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By Jon Chappell
Having the right guitar accessories can do everything from help you play better, to sound more interesting, to survive a live performance meltdown. But what exactly constitutes the "right" set of accessories? Well, you've come to the right place to ask that question.
Following is my list of essential pieces of gear no guitar player should be without, otherwise known as Stuff Guitarists Need Besides a Guitar. And if you’re in gift-giving mode, consider that if your intended already has one of the following items, he or she could certainly use two. Wouldn’t it be nice, for example, if each guitar had its own capo and tuner that could reside right in the case of the instrument it was ideally suited for? You could put the ornate, exhibitionistic Kyser in the Martin case (because capoing is de rigueur for acoustic guitar), while the subtler Shubb goes the Tele case for when you want to do your Albert Collins thing, but you don’t want to broadcast that you’re using a “cheater.” But even if you’re just doing a reality check for your own kit bag, read on for my must-have accessories that every recording guitarist should own, and the supporting reasons for them.
Everyone has to tune sometime, sometimes surreptitiously, so as not to disturb other activities (stage patter, etc.). There are many time-sensitive sessions where you can’t even make noise, much less find a break in the action to tune, so you need to have an electronic tuner placed inline with your guitar, effects and amp, so that you can check your tuning periodically. Tuning visually, when you get the hang of it, can actually be faster than tuning by ear, and is definitely more reliable when ear fatigue sets in.
An electronic tuner (see Fig. 1) can also aid you in alternate tunings within the same piece of music, or within a quick segue that would normally prohibit a retune. You could, for example, play one passage in standard tuning, rest for eight bars, come back in drop D tuning, rest again, and again re-enter in standard tuning for the next passage. All multi-effects processors mute the output when you enter their onboard tuning mode, which is a great convenience, especially in the sometimes tense goings-on of the recording studio.
Fig. 1: An electronic tuner is essential for playing in perfect tune in the studio.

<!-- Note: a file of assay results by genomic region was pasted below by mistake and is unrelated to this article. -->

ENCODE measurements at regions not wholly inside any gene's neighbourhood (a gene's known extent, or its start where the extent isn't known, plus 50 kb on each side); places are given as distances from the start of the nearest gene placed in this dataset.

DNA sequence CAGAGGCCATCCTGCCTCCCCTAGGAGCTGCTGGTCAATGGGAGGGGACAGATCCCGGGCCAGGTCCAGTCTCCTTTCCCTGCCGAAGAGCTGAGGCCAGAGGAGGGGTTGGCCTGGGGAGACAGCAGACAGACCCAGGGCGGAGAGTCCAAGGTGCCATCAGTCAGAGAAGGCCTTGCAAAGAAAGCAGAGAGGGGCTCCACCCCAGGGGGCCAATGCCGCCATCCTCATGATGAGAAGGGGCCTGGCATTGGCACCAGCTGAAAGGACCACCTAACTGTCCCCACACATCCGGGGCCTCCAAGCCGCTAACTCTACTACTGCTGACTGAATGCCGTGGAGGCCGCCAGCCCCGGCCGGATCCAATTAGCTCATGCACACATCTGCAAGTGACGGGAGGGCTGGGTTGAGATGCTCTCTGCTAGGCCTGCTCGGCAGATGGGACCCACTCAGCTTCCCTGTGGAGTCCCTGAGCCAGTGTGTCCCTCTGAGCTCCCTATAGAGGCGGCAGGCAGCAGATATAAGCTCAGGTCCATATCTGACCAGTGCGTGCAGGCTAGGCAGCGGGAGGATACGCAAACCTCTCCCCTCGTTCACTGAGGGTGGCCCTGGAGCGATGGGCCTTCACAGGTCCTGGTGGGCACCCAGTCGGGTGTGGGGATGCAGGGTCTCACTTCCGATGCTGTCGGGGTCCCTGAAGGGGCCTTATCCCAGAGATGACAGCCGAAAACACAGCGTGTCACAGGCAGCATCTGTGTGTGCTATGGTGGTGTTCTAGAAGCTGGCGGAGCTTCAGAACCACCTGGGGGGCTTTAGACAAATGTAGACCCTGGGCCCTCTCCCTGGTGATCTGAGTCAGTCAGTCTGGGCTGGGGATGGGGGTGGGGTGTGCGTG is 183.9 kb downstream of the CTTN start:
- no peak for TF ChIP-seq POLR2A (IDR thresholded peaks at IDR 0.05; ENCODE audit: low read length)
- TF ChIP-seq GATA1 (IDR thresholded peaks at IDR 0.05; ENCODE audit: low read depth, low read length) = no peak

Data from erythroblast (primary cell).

A capo is a device that clamps around the strings and underside of your neck, pulling the strings to the fretboard at a given fret—like a permanent 1st-finger barre (see Fig. 2). This allows you to transpose the guitar chords from the actual “concert” (true or absolute) key you’re actually in. For example, if you want to play D chord you can either play it as an open-position D, or capo the 2nd fret and play a C chord, which will sound as D. This might seem arbitrary until you consider what happens if the required chord is Ab major. Here, you can either barre the 4th fret as an F-type chord, or you can capo the first fret and play an open-position G chord. If it’s supposed to sound like a ringy, open-string, fingerpicked part, it’s better to pop on the capo and play it in “G” than to grip an Ab barre chord. Capoes can save your life when people decide to switch keys up or down a half step, which often happens when playing and recording with vocalists.
Fig. 2. A capo clamps over the strings at different frets, allowing you to transpose easily.
There’s an important musical reason for using a capo, too. By playing a part in “C” that’s really in D (to take our previous example) you also end up playing C licks instead of D licks. Each open-position key on the guitar has idiomatic properties to it. For example, some people find it easier to play acoustic blues in E than in G. So if they encounter a song in F or G that’s supposed to have a swampy, Delta feel to it, they’ll probably slap on a capo at the first or third frets, respectively, and play out of an E position.
But capoes can work for adding “color” parts too. Say you’ve just recorded a song on acoustic guitar using A, D, and E7 chords, all in first position. The producer likes the full-bodied sound of the part, but thinks the overall mix lacks some sparkle and high-end activity in the accompaniment. This is a perfect opportunity to put on the capo at the 9th fret and play the open chord-forms C, F, and G7, which will come out sounding as A, D, and E7—the original chords in the rhythm part. The difference is, these capoed chords are played way up the neck with higher notes. What’s more, the capo gives them an open-string quality. If you’re the one who laid down the original part, you can usually play the new one exactly in rhythm, which can sound more like a “doubled” guitar than two different guitars playing at once. Suddenly your double-tracked guitar sounds more like a 12-string, but with an expanded range. This situation would work well for a Nashville-tuned guitar, which would yield a similar effect.